This is a trip we are glad we took, but probably wouldn’t take again. On the plus side, it is a relatively inexpensive way to visit Hawaii, which is hideously expensive. Room and food cost us about $180 per person per day on the boat. Comparable accommodations and meals would probably cost at least twice as much on land. Not to mention we saved some on air fare. Flights to Vancouver are much less than flights to Hawaii. In addition, we got to visit three islands, one with two stops.
On the downside, tendering at Kona and Lahaina limit how much time you have to visit these ports. There are some sights we would like to see, especially on Maui, that would better be done while staying there. The first day in Lahaina the sea was pretty rough and getting on and off the tenders was challenging, especially for people with mobility issues.
We were on the Solstice in June to Alaska and liked it so much we booked onboard for Hawaii. Many of the same crew members were still on board and some remembered us. The ship is very well run, and the crew were all accommodating. We never ventured into the specialty restaurants since the food in the main dining room is excellent. Naturalist Brent Nixon was onboard on both cruises. He brought a lot of expertise to explain the natural world we would be experiencing. We took advantage of the adults only Solarium many times. The pool was the perfect temperature and it seldom felt crowded.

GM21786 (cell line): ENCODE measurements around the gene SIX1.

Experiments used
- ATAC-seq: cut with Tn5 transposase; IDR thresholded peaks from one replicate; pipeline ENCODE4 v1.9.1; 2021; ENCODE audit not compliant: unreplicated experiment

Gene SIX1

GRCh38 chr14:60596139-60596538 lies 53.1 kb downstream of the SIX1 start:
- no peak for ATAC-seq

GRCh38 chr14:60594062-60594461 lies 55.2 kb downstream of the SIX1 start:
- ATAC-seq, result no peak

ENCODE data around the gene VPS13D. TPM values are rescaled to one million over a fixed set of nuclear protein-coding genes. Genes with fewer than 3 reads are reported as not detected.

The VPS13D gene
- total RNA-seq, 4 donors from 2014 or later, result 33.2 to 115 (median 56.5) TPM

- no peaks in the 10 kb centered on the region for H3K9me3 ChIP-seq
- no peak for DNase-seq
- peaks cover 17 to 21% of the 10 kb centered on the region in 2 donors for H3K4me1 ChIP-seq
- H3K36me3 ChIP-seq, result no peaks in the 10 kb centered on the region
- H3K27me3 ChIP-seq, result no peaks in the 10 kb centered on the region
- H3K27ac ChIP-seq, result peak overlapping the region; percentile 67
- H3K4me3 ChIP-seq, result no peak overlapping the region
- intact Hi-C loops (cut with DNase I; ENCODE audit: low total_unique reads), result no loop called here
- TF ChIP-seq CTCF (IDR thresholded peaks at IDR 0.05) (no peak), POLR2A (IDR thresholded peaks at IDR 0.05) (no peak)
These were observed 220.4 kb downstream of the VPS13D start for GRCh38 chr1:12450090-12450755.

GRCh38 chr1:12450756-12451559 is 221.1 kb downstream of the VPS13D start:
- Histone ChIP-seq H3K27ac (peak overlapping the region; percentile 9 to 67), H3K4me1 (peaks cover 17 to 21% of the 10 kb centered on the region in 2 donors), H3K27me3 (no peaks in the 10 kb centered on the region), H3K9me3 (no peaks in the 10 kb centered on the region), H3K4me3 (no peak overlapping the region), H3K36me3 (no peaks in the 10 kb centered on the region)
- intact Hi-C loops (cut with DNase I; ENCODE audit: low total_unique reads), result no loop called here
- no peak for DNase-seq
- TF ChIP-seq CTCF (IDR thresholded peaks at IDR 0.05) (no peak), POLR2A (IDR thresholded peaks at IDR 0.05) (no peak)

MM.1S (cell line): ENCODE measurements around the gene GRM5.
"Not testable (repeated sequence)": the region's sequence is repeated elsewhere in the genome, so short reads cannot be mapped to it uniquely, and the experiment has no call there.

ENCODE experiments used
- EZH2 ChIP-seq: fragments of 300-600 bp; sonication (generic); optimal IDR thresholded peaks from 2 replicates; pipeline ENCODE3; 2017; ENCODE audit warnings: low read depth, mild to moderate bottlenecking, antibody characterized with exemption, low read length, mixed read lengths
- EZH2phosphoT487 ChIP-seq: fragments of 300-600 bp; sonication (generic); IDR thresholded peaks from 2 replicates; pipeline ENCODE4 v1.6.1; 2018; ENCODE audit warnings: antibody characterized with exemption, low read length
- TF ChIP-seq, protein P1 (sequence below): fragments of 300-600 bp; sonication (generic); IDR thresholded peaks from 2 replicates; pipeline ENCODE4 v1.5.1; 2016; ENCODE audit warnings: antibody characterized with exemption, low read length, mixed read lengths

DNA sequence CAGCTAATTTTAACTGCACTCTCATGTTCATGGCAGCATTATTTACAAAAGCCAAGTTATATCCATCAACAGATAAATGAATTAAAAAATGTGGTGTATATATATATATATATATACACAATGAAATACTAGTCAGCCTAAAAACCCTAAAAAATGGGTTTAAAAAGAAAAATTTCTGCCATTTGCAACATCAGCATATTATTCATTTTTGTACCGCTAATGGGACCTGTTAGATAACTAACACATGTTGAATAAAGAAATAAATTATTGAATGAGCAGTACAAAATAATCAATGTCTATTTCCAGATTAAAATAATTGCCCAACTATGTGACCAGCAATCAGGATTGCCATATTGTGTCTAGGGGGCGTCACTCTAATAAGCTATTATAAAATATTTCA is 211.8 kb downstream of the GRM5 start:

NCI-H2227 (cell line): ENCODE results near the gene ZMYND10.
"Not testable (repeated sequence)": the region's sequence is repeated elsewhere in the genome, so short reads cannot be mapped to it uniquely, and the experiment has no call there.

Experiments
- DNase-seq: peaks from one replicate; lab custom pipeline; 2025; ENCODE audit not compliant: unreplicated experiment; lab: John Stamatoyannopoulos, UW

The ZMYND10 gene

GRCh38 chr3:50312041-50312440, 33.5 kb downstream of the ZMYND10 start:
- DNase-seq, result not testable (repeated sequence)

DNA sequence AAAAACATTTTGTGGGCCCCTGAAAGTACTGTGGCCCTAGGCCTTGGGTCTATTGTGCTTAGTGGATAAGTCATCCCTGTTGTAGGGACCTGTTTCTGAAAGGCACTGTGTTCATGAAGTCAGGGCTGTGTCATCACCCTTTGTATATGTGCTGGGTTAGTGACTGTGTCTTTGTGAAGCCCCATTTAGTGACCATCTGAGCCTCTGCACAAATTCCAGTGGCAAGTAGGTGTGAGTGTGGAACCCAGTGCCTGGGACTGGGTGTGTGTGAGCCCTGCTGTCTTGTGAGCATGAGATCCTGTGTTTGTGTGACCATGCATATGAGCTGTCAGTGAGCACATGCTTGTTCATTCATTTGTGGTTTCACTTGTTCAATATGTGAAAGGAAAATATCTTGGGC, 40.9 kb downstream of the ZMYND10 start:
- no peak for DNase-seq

The Alaska cruise was out of Seattle, most of the guests were Americans and there were 315 children. The Hawaii trip began in Vancouver, and at least half the passengers, perhaps as many as two thirds, were Canadians. Many were from British Columbia. Alberta and Saskatchewan were also well represented. There were also several Aussies traveling all the way through to Sidney. Most of the Americans seemed to be from the Pacific Northwest. We enjoyed meeting and sharing experiences with people from all over. This is definitely an older crowd. Most were retired. We probably had fewer than 20 children.